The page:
Cognitive behavioral therapy and its problems

December 25, 2012 by Joshua
in Education, Models, Visualization

I’ve written before about Cognitive Behavioral Therapy and how I work. I consider CBT important and effective, as far as I know.

I wrote about how similar the model at its foundation is to my Model. Specifically, compare this representation of the CBT model

Cognitive Behavioral Therapy modelwith this representation of mine

The Model

Pretty similar:

  • Situation -> thought -> feeling -> action
  • Environment -> belief -> emotion -> behavior

I’ve also written about shortcomings of CBT — mainly that it doesn’t say where its model comes from, at least not that I’ve found, and that it doesn’t apply it to healthy people.

A problem with not saying where the model comes from is that it makes it inaccessible to average people. When I thought about writing this post, I was going to note that I’m not a psychologist or psychiatrist, I don’t have that training, and so on. I was also going to note that my PhD in science does tell me something about what they have to go through to get their degrees, at least the parts all science PhDs have in common. And I have that common experience, not just knowledge.

But, especially with my recent Vince Lombardi post, I have to remember how many other forms of motivation and types of motivational people there are. What do psychology and psychiatry do if not motivate people to change their lives? Well, coaches (sports coaches as well as executive, life, and other types of coaches), managers, and leaders of all types motivate people to change their lives.

An education in the science of psychology or psychiatry prepares you to help people in some ways but not others. As a holder of a science PhD who has worked outside science, I’m less convinced of how effectively academia prepares people to do things outside academia. (I still respect people who advance the fields highly.) Meanwhile, other people outside academia can become very effective at helping people change their lives — Vince Lombardi being one example. I might not suggest sports coaches to help people that CBT practitioners help, but that doesn’t mean they’re necessarily better.

Psychology and psychiatry may be helpful for many people, but unhelpful for others. For some reason most CBT practitioners don’t share their techniques the way coaches do. The jargon I see in their papers puts barriers between themselves, people they want to help, and others who could help them. The impenetrable name alone — cognitive behavioral therapy — clocking in at ten syllables, communicates many problems with how practitioners do their craft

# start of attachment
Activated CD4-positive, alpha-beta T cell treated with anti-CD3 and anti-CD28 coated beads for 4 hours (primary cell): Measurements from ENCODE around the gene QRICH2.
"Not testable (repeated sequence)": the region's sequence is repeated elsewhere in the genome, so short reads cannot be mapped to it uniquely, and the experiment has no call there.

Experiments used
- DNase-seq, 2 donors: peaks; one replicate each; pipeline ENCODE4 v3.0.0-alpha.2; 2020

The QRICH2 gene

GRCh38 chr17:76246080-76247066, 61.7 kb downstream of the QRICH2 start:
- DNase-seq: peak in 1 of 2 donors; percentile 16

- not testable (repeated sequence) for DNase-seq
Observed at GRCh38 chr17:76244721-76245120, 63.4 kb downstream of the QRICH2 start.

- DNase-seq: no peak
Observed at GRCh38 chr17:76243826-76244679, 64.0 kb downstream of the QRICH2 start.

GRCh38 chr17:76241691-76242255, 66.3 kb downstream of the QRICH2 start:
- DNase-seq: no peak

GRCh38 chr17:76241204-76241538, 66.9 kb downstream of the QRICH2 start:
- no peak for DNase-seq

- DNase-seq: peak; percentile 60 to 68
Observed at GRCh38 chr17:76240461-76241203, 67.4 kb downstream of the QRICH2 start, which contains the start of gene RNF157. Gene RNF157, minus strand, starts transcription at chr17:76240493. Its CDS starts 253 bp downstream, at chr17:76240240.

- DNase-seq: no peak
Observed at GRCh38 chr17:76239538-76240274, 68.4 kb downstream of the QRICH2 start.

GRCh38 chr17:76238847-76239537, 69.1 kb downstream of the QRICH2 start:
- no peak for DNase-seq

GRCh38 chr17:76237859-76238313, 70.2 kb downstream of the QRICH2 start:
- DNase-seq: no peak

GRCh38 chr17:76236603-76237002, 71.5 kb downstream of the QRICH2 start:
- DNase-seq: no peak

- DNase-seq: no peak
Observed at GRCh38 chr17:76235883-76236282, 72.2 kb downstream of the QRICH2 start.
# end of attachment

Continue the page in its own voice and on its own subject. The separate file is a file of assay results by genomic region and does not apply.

• The name is too long for even them to type or say
  • Besides its length, the name doesn’t help people understand it. Can you tell what “cognitive behavioral therapy” means from the name?
  • The name relates to old branches of psychology instead of what it does, which makes it meaningful more to researchers than the people it’s supposed to help and their friends and loved ones.
  • When you make something more helpful to researchers and practitioners than for the people it’s supposed to help, it suggests the field has its interests at heart more than its clients’.

The funny thing is that CBT seems helpful. I certainly think so, as I’ve been practicing something so similar with such success. To the extent practitioners want to help people, hiding their practices behind jargon retards them. I would think they’d want to make the theory and practice as accessible as possible.

I expect they would say that used wrongly it could worsen some people’s situations. If so, I would find such claims extremely dubious. We’re talking about talking to people, asking them questions, suggesting different ways of looking at things, trying out new beliefs. In my book, this describes being friendly, or at least something friends can do. And since we’re also talking about helping people who might not come to them, if you don’t make the information accessible, you deny its use to people who don’t find you or have the resources to use you.

If CBT is so effective, why not make it accessible to many people and suggest applying it to anyone wanting to improve their lives? I hope they don’t suggest practicing their craft is dangerous in the wrong hands. The stuff it suggests doesn’t require extensive training to get it right. If they publicized it more it could help more people.

Maybe getting the information out from academia to regular life just takes time. Maybe I’m a part of that process.

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1 response to “Cognitive behavioral therapy and its problems

  1. Pingback: Cognitive behavioral therapy and its problems, part 2 » Joshua Spodek

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